TORONTO, ON – With the school year almost here, one organization’s CEO has some ideas to help parents ease their kids back into school routines.

Kimberly Moran, the CEO of Children’s Mental Health Ontario, has written an article called “FROM THE PARENTING TRENCHES – BACK TO SCHOOL TIPS FOR YOUR ANXIOUS TEEN”.

The article shares personal details noting that her own daughter has anxiety and “when things are spiraling out of control Obsessive Compulsive Disorder creeps in as well.”

Moran said that this year is a challenging one because her daughter is going into grade 12, and needs to maintain a certain average to get into a university program.

Using her own and her daughter’s experience, Moran shared a series of tips for parents to try as a way to reduce the anxiety your teenager might have headed into the new school year.

Pulling from her own family, Moran recommends turning phones off an hour before bed, meditation, and having family dinners every night to touch base and see how everyone is feeling.

She also suggests that once the homework starts coming in to implement a dedicated time for homework where phones are out of reach. The timing she uses is 50 minutes on, 10 minutes off three times than an hour break after that if there is still work to be done.

Still talking about homework, Moran says that you can plan a homework schedule. That way the child can keep track of the various deadlines and still be able to plan time for socializing.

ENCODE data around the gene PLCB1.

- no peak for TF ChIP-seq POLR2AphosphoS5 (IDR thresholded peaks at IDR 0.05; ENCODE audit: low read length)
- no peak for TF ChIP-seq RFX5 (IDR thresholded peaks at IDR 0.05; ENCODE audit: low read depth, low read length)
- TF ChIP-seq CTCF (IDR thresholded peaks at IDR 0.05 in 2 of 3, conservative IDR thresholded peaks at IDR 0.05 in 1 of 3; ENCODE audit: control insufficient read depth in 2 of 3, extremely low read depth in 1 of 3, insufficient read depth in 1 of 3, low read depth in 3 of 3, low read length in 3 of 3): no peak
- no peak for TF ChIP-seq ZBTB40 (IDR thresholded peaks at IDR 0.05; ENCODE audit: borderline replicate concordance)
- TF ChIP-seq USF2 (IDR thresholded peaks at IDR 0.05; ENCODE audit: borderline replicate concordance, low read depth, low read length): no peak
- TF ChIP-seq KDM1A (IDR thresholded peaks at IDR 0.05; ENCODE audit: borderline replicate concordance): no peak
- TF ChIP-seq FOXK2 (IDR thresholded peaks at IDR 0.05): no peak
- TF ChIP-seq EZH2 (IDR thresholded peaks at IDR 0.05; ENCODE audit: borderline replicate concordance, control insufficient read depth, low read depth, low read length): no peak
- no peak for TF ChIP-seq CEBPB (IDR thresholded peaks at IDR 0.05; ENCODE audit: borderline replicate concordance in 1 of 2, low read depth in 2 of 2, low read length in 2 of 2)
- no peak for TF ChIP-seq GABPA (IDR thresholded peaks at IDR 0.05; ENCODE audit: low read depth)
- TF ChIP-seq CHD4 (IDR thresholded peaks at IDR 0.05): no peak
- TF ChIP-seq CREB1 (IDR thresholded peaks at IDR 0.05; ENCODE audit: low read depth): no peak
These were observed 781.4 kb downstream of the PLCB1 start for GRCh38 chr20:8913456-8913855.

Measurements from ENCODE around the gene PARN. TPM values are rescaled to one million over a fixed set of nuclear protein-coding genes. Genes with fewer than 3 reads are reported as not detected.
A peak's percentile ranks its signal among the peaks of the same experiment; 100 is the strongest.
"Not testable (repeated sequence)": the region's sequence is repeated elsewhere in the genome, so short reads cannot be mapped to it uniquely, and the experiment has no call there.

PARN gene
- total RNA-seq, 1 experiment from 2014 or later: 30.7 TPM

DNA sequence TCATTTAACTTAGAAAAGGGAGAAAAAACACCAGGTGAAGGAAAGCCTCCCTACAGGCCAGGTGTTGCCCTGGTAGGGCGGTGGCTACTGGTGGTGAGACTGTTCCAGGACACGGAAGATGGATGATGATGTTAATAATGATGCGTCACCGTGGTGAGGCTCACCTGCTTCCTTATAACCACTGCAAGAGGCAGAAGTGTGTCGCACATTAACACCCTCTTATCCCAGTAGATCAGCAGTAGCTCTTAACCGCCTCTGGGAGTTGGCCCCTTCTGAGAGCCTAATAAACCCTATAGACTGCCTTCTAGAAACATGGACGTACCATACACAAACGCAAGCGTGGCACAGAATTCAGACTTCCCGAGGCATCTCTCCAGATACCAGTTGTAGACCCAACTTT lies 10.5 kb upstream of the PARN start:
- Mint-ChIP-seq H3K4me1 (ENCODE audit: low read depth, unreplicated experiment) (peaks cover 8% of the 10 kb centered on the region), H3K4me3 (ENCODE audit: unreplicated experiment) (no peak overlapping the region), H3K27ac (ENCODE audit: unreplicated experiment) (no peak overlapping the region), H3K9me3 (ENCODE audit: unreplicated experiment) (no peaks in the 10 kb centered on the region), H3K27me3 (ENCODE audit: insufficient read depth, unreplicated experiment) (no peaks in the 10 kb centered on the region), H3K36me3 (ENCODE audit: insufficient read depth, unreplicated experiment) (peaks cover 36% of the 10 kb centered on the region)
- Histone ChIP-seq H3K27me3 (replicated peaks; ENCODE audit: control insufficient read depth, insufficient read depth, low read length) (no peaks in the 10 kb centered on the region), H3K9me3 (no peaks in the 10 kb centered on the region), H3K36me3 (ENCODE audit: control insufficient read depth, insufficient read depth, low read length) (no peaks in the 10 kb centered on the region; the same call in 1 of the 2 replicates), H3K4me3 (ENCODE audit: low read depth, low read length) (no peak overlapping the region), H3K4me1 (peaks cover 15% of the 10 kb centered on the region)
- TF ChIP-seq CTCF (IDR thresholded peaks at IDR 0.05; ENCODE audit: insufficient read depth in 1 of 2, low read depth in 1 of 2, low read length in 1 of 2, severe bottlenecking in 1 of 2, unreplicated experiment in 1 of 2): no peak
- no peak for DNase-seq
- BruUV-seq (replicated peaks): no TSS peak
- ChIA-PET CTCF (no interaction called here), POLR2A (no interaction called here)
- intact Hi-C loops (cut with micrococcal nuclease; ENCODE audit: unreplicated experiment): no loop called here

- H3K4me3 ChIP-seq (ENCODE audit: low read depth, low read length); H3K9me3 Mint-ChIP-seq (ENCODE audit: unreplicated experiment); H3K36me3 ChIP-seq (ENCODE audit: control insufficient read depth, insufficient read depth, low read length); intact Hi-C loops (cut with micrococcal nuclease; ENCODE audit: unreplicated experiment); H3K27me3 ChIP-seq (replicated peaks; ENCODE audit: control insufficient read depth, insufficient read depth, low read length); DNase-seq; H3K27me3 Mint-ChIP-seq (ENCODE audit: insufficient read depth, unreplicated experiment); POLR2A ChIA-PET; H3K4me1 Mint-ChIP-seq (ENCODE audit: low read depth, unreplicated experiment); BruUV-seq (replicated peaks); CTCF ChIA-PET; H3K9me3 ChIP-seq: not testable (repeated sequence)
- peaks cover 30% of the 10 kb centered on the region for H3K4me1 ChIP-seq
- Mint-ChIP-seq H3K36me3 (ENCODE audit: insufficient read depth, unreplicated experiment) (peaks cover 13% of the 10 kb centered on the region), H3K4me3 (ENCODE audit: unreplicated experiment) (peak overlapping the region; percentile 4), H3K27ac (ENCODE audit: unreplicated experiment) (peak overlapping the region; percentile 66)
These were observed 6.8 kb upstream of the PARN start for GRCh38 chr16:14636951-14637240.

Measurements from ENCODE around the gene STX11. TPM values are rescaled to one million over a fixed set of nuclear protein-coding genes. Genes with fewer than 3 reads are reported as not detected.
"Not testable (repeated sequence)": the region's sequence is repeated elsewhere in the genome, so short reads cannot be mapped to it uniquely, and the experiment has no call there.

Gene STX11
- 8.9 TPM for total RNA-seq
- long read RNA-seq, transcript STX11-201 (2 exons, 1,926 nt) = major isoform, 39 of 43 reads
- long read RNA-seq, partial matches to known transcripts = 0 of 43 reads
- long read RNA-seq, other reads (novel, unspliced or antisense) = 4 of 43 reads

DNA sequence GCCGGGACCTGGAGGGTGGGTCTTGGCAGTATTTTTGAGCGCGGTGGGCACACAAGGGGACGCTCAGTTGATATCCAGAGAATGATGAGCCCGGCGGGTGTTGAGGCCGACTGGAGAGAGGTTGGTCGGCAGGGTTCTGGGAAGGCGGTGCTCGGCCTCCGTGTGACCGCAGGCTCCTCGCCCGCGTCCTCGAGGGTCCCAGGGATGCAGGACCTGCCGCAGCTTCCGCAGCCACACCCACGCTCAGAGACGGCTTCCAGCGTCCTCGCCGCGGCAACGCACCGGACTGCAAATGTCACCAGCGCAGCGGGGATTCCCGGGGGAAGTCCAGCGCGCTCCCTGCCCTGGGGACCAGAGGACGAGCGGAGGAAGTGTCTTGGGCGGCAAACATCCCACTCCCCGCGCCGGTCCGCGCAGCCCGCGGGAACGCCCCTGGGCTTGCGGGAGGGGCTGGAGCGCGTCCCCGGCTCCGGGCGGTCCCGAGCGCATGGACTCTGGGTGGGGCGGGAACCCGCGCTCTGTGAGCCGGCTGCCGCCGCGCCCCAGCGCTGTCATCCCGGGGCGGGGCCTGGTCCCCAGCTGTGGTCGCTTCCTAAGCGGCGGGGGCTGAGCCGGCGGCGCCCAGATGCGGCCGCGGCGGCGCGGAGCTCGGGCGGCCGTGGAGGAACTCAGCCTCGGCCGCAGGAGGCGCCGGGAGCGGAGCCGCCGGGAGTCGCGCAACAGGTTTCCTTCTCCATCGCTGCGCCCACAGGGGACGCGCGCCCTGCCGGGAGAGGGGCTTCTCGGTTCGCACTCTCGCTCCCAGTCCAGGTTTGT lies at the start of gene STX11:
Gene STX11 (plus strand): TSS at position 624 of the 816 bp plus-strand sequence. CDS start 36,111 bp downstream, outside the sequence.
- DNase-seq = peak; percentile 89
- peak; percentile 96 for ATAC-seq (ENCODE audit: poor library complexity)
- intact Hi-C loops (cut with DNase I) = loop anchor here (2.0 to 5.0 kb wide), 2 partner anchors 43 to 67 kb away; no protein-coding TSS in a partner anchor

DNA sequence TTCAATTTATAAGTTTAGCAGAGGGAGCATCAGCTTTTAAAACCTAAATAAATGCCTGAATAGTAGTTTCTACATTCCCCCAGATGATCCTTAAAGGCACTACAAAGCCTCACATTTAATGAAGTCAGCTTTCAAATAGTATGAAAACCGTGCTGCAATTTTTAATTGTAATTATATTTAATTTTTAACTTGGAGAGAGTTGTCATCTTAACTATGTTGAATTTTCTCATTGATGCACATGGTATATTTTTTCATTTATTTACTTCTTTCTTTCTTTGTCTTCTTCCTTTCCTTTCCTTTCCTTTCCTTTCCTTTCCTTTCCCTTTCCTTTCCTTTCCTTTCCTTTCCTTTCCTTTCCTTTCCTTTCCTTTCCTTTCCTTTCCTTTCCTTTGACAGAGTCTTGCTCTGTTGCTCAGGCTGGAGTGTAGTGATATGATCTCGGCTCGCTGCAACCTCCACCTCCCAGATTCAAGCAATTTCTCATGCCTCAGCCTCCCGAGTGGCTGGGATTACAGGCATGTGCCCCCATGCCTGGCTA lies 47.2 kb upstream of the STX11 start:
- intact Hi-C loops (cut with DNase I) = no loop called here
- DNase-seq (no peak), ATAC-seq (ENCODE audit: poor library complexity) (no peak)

Another way to help your child with anxiety, Moran says, is to acknowledge it. She says that every child feels anxious about school at some point and that is normal, and needed.

Again touching on what has worked for her daughter, she says that her psychiatrist recommended a scheduled “worry time”.

Worry time is when someone schedules a set amount of time each day where they write down or talk about the things that you find worrisome. As well the scheduled time means that individuals can train themselves to acknowledge what is worrying them but put it out of mind until the next worry time.

The idea is the more someone does that, the easier it becomes to control when and where they worry.

Moran’s other suggestions are to help the child resist the urge to make themselves too busy, remind them of activities they can do to take a quick break, and remind them of their other successes.

Moran said “ remember that as a parent, we need to stay calm. Kids pick up anxiety quickly, so when you feel yourself getting anxious apply some of the tips to yourself.”